Speakers Aria Dean, Amanda Beech, Steven Shaviro and Michael Stone-Richards, look to tackle humanity’s entanglements between the visual and political.
In 1955, New York's Museum of Modern Art opened «The Family of Man,» a seminal photography exhibition curated by Edward Steichen. The exhibition took the form of a photo essay celebrating the universal aspects of the human experience, and then went on to tour the world, triumphantly declaring the existence of a single humanity undergoing a process of universal healing after the calamities of World War II. Yet, funded by the U.S.-state apparatus, this allegedly universal photographic tour was conspicuously aligned with the United States' own goals in the context of the Cold War. Since then, cultural production around the image has had to grapple with universal humanity's inextricable entanglements between the visual and the political.
This symposium will focus and expand on such critiques of the humanist ideal of ‘Man’ as the universal representative of humanity. Already decades before Steichen's MoMA show, photography and images were playing crucial historical roles in defining what it means to be 'human,' be it through the production of archetypes found in advertising and political propaganda; the imposition of institutional labels on certain types of bodies through the visual mechanisms of state power, like passports, demographic data, and criminal records; or the production of docile behavior through corporate surveillance and control in the factory, the school, or the city.
As we move away from such universalist claims—always engulfed in the particular context and power relations from which they emerge—how do we engage in image-making without recuperating hegemonic figurations of 'the human?’ Indeed, as a technical art, photography has always been a post-human practice involving the synthetic integration between machine and human. How can we make work that creates potentials for non-human-centered thinking—and is this even possible? How might, in turn, a 'post-human' art re-frame the classical figurations of political subjectivity—whether they be nationalist, as in the aesthetic production of fascist regimes organized around white supremacy; commercial, as in the production of capitalist societies that glorify the entrepreneur; or revolutionary, as in the work of the historic avant-gardes? This symposium will ask the question, what is the role of the artist in a post-human future? After the human, how do constituencies of human and non-human actors get represented—by whom, or by what? Can contemporary photography cut—or re-assemble—the apparent Gordian knot between the visual, the human, and the political?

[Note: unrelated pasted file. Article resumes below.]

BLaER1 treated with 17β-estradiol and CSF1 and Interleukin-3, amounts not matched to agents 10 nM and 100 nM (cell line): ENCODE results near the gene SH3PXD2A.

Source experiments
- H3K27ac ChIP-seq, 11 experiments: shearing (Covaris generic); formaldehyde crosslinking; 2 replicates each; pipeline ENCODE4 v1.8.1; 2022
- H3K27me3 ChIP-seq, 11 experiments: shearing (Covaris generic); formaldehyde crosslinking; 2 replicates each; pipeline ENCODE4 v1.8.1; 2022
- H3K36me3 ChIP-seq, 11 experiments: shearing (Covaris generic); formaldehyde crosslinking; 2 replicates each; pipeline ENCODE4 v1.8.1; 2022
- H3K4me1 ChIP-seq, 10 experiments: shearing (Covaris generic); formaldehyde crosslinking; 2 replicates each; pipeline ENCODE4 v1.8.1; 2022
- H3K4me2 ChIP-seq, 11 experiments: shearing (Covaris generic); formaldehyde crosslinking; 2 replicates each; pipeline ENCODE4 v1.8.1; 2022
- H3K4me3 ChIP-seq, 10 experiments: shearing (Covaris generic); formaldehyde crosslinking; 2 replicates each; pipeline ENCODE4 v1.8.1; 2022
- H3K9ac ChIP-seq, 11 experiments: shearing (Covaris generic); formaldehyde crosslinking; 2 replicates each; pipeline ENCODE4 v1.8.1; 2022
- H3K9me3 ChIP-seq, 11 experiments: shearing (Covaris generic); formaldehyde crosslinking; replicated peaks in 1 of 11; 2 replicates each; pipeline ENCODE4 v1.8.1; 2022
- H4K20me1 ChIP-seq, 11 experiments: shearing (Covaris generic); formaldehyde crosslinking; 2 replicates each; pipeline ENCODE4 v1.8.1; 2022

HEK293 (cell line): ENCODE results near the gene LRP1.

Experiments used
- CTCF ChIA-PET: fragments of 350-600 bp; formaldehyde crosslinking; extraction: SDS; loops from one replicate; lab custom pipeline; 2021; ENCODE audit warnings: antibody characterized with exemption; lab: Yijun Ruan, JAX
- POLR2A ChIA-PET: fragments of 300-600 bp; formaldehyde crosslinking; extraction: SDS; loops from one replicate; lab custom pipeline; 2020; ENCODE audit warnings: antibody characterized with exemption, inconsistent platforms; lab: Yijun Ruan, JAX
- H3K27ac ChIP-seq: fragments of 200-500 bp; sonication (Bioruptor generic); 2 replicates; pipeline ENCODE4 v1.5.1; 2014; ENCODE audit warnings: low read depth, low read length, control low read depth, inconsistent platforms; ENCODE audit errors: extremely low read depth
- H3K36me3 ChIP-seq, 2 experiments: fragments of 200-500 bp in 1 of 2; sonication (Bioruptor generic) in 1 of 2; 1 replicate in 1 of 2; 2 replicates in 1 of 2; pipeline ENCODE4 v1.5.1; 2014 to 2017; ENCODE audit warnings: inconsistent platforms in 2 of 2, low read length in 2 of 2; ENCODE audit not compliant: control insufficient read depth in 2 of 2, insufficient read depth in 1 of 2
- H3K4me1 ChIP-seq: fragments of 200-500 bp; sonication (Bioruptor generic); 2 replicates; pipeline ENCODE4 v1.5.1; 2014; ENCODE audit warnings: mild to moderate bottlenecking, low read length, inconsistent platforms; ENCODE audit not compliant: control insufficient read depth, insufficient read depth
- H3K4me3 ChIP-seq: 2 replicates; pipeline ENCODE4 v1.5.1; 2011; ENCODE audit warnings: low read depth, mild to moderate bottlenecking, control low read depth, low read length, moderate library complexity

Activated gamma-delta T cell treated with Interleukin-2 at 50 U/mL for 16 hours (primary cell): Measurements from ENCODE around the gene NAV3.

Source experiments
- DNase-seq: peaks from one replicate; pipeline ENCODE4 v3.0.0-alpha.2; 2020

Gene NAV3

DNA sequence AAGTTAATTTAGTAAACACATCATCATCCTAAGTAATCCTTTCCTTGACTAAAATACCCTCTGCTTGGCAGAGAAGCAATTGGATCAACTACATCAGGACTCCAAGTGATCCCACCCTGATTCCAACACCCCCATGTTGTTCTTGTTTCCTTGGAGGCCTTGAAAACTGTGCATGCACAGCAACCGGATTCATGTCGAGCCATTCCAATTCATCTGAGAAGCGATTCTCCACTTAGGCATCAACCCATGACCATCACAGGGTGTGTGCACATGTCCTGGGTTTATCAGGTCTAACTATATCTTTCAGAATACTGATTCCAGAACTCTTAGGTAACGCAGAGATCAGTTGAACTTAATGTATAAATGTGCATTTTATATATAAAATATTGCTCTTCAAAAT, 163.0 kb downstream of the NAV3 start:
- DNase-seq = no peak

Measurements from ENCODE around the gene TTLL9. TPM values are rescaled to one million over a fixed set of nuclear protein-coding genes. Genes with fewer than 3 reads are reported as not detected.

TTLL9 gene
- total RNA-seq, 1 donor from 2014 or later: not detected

Sponsored by Cranbrook Academy of Art’s Photography department and organized by Photography Artist-in-Residence Danielle Dean.
The symposium will be live-streamed. Visit our website to watch the conversation on December 8.
Symposium held in conjunction with the exhibition «Danielle Dean: A Portrait of True Red,» at Cranbrook Art Museum. We will also screen the film «Donna Haraway: Storytelling for Earthly Survival» the night before the symposium on December 7 at 7 pm at Cranbrook Art Museum.